Dr. Jeffrey L., Distinguished Professor of Medicine at Rutgers Robert Wood Johnson Medical School. An international clinical trial led by Carson found that generous blood transfusions given to patients who have had a heart attack and anemia can reduce the risk of a recurrence and improve survival rates. The results of the Myocardium Infarction and Transfusion (MINT) trial were published today New England Journal of Medicine. Maria Mori Brooks, professor of epidemiology and biostatistics at the University of Pittsburgh School of Public Health, is co-first author of the study.
Transfusion threshold trials are important in helping clinicians inform decisions that provide the most benefit to their patients. The aim of the MINT trial was to establish evidence that could be used to determine transfusion values for patients who have had a heart attack, improve their survival and reduce the risk of additional heart attacks.”
Jeffrey L. Carson, Rutgers Robert Wood Johnson Medical School Distinguished Professor of Medicine
The MINT trial evaluated two transfer strategies in more than 3,500 enrolled participants at 144 hospitals in six countries. Half of the study participants were given more blood to keep their blood counts above 10 grams per deciliter (g/dL), which was considered a liberal transfusion strategy. Half do not receive blood unless their blood count is less than eight g/dL, which is a barrier transfusion strategy. All patients in the study had a heart attack and were anemic, meaning they had a hemoglobin blood count of less than 10 g/dL. A normal blood count is 12 to 13 g/dL.
“The results of the MINT trial indicate that a liberal transfusion strategy can improve outcomes in anemic patients with heart attacks without causing undue harm,” Carson said.
Results of a multicenter randomized clinical trial funded by the National Institutes of Health’s National Heart, Lung, and Blood Institute (NHLBI) were presented at the Late-Breaking Scientific Session of the 2023 American Heart Association Annual Conference.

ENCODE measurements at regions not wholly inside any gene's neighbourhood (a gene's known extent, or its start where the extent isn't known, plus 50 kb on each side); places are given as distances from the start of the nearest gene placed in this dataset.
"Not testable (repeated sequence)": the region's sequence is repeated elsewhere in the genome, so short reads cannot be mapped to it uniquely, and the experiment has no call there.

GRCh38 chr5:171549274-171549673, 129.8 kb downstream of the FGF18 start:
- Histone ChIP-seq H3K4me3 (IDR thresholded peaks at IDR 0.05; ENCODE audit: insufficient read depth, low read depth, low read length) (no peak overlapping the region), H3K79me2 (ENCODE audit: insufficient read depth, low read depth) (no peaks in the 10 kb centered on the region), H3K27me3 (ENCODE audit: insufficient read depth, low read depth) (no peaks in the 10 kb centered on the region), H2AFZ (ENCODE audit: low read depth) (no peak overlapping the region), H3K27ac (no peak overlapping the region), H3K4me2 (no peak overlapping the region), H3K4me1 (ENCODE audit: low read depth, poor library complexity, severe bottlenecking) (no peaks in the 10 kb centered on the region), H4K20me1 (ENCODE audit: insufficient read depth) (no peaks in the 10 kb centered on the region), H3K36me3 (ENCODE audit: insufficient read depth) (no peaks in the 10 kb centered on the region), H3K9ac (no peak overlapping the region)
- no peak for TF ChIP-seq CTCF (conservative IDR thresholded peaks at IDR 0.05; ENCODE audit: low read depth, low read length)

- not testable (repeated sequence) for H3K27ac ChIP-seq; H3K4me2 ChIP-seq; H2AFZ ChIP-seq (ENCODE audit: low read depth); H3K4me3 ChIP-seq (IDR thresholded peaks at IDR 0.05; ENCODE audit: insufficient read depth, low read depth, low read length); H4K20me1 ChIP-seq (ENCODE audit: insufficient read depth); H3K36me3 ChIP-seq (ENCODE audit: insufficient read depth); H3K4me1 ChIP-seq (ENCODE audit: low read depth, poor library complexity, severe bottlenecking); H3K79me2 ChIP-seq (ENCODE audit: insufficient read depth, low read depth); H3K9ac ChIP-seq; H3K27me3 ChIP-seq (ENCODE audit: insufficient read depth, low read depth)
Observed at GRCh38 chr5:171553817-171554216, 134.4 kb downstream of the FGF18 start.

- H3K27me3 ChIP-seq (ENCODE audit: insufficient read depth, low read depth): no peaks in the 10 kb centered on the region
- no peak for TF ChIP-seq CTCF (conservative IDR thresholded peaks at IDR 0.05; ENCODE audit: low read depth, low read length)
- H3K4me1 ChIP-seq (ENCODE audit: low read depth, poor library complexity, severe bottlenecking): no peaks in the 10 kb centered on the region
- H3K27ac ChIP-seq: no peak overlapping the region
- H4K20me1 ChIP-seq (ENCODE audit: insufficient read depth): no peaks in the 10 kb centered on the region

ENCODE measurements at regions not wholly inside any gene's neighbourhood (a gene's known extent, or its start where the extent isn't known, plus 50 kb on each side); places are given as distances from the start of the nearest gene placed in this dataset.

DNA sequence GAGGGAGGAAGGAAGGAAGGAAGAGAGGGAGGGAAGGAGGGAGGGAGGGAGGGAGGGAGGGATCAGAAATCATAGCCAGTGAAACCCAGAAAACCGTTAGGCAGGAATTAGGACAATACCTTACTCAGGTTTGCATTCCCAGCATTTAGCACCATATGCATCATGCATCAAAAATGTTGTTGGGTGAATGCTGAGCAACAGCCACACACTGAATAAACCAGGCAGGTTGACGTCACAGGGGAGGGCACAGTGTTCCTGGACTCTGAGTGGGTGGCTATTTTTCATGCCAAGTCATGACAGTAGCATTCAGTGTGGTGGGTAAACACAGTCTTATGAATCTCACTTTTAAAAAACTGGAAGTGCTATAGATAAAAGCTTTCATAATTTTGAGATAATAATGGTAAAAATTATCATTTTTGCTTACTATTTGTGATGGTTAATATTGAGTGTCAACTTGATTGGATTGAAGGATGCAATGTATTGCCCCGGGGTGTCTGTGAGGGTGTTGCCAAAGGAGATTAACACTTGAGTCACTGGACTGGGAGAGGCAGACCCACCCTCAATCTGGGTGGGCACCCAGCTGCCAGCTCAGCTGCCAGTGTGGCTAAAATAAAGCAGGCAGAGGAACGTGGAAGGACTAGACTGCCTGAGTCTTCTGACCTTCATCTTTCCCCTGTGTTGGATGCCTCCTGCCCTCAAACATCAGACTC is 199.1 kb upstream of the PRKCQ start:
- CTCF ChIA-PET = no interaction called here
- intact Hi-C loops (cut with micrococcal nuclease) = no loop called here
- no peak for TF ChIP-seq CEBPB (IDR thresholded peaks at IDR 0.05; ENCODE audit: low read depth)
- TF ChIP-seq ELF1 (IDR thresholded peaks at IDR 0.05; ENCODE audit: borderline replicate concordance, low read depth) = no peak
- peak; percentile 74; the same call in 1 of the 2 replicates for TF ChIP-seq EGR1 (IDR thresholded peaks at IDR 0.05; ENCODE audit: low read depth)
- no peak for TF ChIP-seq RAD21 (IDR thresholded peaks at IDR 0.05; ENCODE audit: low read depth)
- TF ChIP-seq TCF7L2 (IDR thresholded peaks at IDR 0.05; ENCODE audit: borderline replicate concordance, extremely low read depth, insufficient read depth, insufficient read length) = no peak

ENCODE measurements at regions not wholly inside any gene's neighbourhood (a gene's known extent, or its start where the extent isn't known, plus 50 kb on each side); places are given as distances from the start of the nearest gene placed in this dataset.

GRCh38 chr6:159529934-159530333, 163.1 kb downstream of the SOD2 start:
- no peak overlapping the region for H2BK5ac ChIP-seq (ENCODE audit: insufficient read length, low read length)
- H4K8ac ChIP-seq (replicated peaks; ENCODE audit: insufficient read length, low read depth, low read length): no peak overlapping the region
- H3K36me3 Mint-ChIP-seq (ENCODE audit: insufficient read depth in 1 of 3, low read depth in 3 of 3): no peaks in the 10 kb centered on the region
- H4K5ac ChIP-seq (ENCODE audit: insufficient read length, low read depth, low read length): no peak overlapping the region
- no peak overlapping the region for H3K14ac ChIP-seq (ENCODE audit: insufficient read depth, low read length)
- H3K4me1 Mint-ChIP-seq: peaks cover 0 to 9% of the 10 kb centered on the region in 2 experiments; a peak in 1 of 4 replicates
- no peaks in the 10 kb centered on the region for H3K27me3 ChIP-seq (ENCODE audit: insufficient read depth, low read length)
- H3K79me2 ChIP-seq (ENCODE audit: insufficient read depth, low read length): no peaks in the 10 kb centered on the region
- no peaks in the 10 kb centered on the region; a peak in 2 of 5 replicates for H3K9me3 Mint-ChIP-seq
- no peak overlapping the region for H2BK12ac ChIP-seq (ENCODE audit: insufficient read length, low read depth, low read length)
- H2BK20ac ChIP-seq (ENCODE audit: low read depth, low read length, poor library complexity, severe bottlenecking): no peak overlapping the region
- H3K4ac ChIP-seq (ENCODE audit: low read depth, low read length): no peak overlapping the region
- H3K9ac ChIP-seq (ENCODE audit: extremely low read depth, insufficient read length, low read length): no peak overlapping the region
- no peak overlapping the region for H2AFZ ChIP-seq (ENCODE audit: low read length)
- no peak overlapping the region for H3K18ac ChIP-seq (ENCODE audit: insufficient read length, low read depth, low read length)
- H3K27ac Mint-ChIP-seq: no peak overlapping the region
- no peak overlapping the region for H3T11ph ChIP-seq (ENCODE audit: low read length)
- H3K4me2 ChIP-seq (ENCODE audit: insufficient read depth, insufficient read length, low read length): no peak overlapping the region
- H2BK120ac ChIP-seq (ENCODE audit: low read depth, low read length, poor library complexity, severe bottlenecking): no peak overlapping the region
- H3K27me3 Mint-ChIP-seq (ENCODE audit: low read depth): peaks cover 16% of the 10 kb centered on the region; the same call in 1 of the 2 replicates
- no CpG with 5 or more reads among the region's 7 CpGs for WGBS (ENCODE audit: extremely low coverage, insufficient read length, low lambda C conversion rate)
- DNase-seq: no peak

A large percentage of patients had previous heart attacks, heart failure, diabetes or kidney disease. The average age of the participants was 72, with 45 percent being women.
Although the transfusion strategy was randomly assigned, health professionals caring for hospitalized patients had clinical discretion to adhere to the study to ensure quality of care for their patients.
The researchers compared the frequency of the main outcome of death or recurrent heart attack 30 days after enrollment in the trial. Although not statistically significant, the study found that mortality or the frequency of recurrent heart attacks was 2.4 percent lower when a liberal regimen was used.
Brooks, the center’s principal investigator coordinating data from the MINT trial with 3,500 patients, said MINT provides the best data available to answer an important question that patients face every day.
“The test results indicate that the liberal strategy may be better, but they also suggest that the two approaches may be similar. These results challenge us to dig deeper,” Brooks said. “Do some patients benefit more than others? And why? Answering these questions will be our next step.”
For nearly two decades, Carson has studied the effects of red blood cell transfusion strategies toward providing optimal treatment for patients. His work helped establish transfusion guidelines in 2012 that physicians use to inform patient care, updates to which were announced last month. Journal of the American Medical Association Emphasis on an individualized approach in adults and children that accounts for comorbid conditions.
Carson and the study team emphasize that more clinical trials, meta-analyses of studies and additional analyzes of MINT trial data are important to ensure doctors are informed with the best evidence when considering when to transfuse patients with heart attack and anemia.
Carson, J. L., etc (2023) Restrictive or Liberal Transfusion Strategies in Myocardial Infarction and Anemia. New England Journal of Medicine. doi.org/10.1056/NEJMoa2307983.